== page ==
New CCT Christmas Cards! How could we not?

How could we not participate in the celebration that is Rob Ford? Click the pic to order it now!

Not only does Toronto Mayor Rob Ford smoke crack, he even once made a cameo appearance in the National Ballet of Canada’s “The Nutcracker” on December 10, 2011. Ford appeared as a bellicose Cannon Doll although some reports suggest that he may have been on one of his “drunken stupors” and mistook the cannon as a  giant crack-pipe Toronto, Ontario 2011.
CCTXM015 Not only does Toronto Mayor Rob Ford smoke crack, he even once made a cameo appearance in the National Ballet of Canada’s “The Nutcracker” on December 10, 2011.
Ford appeared as a bellicose Cannon Doll although some reports suggest that he may have been on one of his “drunken stupors” and mistook the cannon as a giant crack-pipe.
Toronto, Ontario 2011.

From crack to rocks…

CCTXM014 A Curling party in Swansea, Ontario (now part of Toronto)
CCTXM014 A Curling party in Swansea, Ontario (now part of Toronto) December 25, 1904.
CCTXM017 Sir Henry and Lady Mary Pellatt set out by horse-drawn carriage Toronto, Ontario c1913
CCTXM017 Sir Henry and Lady Mary Pellatt set out by horse-drawn carriage Toronto, Ontario c1913.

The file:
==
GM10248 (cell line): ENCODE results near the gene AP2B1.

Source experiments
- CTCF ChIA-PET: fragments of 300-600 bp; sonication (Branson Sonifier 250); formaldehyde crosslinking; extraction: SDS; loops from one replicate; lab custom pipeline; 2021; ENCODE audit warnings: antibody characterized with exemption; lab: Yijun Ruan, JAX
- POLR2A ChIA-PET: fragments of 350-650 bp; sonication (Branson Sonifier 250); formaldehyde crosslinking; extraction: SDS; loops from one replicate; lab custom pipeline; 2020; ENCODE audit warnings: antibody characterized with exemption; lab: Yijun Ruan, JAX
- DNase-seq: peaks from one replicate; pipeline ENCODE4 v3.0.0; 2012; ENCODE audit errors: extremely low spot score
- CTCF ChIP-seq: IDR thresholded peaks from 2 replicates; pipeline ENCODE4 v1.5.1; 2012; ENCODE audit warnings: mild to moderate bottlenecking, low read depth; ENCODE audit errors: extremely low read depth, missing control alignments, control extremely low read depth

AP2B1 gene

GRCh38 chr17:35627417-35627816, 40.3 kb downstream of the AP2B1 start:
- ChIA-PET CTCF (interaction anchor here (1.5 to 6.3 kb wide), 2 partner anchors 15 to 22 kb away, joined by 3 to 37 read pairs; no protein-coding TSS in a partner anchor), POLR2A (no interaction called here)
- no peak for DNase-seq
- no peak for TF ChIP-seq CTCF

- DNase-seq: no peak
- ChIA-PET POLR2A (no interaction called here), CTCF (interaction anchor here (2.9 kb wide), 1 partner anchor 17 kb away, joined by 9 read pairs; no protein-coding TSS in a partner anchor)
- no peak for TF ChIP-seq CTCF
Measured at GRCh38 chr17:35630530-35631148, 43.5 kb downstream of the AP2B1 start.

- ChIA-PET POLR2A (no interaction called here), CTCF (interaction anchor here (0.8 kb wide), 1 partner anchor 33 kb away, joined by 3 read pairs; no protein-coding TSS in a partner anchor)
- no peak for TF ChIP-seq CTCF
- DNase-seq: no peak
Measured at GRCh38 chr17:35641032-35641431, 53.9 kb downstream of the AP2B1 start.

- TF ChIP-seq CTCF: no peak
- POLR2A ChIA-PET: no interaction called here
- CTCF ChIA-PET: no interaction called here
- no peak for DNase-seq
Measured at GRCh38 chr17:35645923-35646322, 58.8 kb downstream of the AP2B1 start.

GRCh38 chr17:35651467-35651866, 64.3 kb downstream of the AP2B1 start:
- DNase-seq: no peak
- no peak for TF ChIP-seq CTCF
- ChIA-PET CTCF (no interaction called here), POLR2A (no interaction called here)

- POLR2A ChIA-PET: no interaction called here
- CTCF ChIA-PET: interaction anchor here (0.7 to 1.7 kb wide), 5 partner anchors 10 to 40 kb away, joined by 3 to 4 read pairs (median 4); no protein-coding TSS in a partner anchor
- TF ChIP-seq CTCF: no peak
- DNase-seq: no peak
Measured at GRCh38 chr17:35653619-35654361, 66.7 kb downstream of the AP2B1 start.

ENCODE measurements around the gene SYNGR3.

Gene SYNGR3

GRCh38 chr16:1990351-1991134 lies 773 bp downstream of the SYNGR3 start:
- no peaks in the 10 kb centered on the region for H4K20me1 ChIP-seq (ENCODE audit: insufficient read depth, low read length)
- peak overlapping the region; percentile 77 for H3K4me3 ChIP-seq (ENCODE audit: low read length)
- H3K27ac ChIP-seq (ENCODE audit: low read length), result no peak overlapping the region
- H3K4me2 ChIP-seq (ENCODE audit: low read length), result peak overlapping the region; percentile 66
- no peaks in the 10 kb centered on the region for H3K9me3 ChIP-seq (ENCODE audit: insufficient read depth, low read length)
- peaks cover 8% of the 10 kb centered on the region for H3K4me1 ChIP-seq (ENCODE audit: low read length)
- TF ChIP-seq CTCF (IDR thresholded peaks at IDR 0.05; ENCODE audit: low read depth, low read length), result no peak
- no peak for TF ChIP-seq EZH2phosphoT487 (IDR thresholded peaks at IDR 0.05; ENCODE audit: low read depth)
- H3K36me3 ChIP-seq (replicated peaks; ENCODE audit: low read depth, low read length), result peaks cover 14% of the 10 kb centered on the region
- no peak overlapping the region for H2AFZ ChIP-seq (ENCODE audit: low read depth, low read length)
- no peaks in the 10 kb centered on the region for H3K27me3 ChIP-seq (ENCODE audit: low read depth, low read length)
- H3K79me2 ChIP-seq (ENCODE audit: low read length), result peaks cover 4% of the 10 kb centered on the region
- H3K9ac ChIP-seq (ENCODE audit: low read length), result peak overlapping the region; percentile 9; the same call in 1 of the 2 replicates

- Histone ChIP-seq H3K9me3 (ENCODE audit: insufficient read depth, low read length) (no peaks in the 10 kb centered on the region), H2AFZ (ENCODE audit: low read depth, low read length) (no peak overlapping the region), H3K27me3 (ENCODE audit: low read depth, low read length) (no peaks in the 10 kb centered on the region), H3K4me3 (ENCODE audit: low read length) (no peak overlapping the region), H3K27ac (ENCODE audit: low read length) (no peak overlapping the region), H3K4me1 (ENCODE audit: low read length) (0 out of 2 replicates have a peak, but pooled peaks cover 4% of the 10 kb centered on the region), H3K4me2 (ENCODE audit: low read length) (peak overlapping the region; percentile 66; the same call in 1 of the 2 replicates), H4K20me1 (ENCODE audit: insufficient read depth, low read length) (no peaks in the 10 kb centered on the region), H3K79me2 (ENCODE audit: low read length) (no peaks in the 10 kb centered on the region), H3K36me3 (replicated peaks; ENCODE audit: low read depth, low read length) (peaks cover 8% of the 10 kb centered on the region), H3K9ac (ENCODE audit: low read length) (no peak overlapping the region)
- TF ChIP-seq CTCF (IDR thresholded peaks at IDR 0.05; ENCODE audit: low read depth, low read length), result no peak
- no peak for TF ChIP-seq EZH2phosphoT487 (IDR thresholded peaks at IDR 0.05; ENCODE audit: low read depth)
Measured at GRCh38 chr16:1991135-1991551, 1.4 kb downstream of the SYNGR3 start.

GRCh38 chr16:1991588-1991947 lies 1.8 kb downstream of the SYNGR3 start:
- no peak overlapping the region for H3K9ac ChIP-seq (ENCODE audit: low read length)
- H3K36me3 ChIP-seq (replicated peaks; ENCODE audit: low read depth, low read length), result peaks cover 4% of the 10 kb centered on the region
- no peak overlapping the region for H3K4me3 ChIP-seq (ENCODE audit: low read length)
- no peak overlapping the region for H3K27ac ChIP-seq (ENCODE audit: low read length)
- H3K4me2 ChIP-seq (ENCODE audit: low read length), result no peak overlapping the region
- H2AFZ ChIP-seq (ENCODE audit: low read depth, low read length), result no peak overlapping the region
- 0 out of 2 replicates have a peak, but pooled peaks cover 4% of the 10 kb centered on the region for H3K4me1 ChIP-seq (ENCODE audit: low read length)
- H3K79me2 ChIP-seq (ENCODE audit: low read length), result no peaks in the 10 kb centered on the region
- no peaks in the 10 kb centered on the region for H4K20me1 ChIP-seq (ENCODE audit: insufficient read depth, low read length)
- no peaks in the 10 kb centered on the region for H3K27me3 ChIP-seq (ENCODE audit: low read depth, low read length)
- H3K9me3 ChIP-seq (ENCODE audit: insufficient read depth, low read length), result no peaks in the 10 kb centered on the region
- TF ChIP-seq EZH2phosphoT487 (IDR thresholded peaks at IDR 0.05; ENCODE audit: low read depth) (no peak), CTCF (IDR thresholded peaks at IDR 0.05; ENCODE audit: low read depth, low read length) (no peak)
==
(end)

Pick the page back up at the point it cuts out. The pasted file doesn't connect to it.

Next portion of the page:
CCTXM018 Toboggan enthusiasts line up for the  High Park toboggan runs.  Toronto, Ontario c1915.
CCTXM018 Toboggan enthusiasts line up for the High Park toboggan runs.
Toronto, Ontario c1915.

…And let’s keep Santa as far from Mr. Ford as we can.

Thousands of people swarm the streets, walk along beside and sit perched on ledges to watch the floats of the Eaton’s Santa Claus Parade. The parade wound through the streets of Toronto, ending at the Eaton’s James Street entrance where Santa would climb out of his sleigh and up onto the entrance awning to address the crowd. Toronto, Ontario November 15, 1930.
Thousands of people swarm the streets, walk along beside and sit perched on ledges to watch the floats of the Eaton’s Santa Claus Parade. The parade wound through the streets of Toronto, ending at the Eaton’s James Street entrance where Santa would climb out of his sleigh and up onto the entrance awning to address the crowd. Toronto, Ontario November 15, 1930.
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